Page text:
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Peter Grandbois is a professor of creative writing at Denison University in Ohio, as well as a senior editor of Boulevard Magazine. Grandbois has written several novels, poems, plays, and essays. | SUBMITTED PHOTO

Writing is not just for dead geniuses

Professor-writer Peter Grandbois examines how his teaching and writing fit together, shares what he’s learned about writing over the years and discusses how his latest book of poetry came about.

Deanna Benyo
Apr 6, 2018 · 13 min read

“I am inspired by my students. Just having the conversation about writing and about great books and great stories and poems inspires me and sometimes leads me to projects.”

Do you think that your teaching feeds into your writing or your writing feeds into your teaching?

“The idea of being a writer, that seemed like … you had to be this dead genius person, that was a writer. I couldn’t possibly do it.”

“I came from a sort of working class family. Neither of my parents went to college. We didn’t have a lot of books around our house, we had a lot of TV. So, the idea of being a writer, that seemed like … you had to be this dead genius person, that was a writer. I couldn’t possibly do it. So that fear kept me away from it for a while, but I did write off and on in college as an undergraduate. And then was rejected promptly a couple times by the University of Colorado literary magazine, and so, gave up writing for a while thinking I was untalented and couldn’t do it.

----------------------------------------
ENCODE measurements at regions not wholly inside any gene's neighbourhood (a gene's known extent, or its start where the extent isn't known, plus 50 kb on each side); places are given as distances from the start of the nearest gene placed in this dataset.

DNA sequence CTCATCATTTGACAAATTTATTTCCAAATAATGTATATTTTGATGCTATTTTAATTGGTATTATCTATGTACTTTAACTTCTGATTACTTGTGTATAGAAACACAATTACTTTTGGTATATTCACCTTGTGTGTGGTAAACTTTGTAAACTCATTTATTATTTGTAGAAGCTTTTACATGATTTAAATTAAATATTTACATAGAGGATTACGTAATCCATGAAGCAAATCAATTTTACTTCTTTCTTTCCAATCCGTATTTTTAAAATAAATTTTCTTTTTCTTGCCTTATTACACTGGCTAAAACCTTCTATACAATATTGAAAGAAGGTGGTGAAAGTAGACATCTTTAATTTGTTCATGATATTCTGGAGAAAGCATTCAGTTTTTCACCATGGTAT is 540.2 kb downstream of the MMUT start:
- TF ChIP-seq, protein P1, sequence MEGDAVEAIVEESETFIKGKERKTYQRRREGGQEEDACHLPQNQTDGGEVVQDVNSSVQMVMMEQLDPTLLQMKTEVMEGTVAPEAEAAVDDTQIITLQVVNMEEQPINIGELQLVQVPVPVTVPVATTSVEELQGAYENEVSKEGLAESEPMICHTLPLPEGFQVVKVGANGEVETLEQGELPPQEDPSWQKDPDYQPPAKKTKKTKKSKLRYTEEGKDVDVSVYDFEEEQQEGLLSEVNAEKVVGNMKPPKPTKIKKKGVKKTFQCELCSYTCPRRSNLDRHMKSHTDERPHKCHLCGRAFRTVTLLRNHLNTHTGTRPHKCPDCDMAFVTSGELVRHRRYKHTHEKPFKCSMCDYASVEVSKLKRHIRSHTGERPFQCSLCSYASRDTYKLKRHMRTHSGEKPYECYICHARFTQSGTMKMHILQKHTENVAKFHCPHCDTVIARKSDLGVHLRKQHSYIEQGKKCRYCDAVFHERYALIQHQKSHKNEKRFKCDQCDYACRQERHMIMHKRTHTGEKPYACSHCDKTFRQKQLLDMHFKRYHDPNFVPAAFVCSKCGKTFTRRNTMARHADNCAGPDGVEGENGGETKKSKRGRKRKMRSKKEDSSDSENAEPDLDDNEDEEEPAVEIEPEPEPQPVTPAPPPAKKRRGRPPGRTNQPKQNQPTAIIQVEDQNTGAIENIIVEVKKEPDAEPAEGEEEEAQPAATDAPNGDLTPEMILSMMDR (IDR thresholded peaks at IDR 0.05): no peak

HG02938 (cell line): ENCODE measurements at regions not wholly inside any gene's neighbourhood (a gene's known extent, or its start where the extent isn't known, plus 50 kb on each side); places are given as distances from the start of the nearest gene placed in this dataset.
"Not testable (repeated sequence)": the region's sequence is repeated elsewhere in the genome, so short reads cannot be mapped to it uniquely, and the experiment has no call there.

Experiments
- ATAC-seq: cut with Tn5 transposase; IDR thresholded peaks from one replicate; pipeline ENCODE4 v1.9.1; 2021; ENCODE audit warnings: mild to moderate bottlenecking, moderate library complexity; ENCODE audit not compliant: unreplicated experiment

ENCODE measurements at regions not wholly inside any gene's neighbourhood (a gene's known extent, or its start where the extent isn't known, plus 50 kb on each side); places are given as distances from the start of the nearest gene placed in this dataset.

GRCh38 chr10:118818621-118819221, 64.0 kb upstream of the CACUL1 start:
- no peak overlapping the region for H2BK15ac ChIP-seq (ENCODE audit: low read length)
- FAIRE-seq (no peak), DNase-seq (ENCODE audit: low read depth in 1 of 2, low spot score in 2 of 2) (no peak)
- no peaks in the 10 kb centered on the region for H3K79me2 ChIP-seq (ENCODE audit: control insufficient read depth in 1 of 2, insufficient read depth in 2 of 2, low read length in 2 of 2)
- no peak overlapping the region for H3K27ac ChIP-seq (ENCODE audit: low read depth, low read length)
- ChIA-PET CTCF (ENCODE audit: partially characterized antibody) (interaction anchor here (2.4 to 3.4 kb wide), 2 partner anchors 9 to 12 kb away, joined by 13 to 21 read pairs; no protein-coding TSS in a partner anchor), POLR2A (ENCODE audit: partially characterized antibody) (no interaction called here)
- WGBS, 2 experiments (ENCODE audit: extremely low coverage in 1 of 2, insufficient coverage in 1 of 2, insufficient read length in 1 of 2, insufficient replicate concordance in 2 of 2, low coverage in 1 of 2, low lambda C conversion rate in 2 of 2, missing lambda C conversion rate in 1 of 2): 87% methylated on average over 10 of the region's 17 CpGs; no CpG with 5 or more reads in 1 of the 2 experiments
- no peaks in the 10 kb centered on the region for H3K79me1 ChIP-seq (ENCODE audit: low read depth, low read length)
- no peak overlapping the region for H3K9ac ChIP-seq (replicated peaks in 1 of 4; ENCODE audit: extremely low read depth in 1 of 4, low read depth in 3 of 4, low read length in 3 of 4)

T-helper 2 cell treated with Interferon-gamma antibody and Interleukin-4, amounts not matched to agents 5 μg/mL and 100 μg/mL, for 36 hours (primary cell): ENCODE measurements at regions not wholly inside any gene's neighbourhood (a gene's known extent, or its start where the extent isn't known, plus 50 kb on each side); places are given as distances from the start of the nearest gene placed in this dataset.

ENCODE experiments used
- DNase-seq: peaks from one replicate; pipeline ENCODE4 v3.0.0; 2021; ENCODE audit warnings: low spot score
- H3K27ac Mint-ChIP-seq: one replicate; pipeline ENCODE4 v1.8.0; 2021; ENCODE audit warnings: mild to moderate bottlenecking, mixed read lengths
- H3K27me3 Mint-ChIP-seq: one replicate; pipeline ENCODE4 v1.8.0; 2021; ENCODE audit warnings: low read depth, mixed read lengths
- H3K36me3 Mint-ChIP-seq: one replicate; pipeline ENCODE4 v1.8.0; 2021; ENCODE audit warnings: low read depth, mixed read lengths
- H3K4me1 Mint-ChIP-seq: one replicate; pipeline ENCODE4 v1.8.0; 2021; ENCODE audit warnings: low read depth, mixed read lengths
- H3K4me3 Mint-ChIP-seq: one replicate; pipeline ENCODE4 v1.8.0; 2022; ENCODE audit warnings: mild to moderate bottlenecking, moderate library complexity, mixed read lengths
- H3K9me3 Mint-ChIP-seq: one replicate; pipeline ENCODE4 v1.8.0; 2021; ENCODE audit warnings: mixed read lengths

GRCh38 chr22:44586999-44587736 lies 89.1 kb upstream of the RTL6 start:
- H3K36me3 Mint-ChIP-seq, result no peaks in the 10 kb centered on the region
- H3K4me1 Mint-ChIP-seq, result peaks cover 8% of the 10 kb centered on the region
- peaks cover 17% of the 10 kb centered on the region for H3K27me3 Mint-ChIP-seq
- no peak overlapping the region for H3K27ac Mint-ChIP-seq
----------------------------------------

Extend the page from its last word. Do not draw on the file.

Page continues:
“Something just clicked in me, and I realized that time was wasting, that I was getting older, and if I didn’t start doing something with this thing that I loved, I would never do it.”

“Then I got involved with life. I was into the sport of fencing for a while, I did a lot of different jobs, I started a family — well, I got married, anyway. Then somehow, about a month after my first child was born, I started to write again. And something just clicked in me, and I realized that time was wasting, that I was getting older, and if I didn’t start doing something with this thing that I loved, I would never do it. So I overcame my fear, this fear that I wasn’t good enough or wasn’t smart enough, and just started writing.”

“I’ve reached a point in life where poetry is the form that speaks most directly to the human spirit. … I think it’s been the form that’s probably most connected with those deepest parts of ourselves, and gives us the most direct access to that, and I want to write that.”

Are you continuing to write poetry?


BETHEL EDITING

A blog by Bethel University (St.

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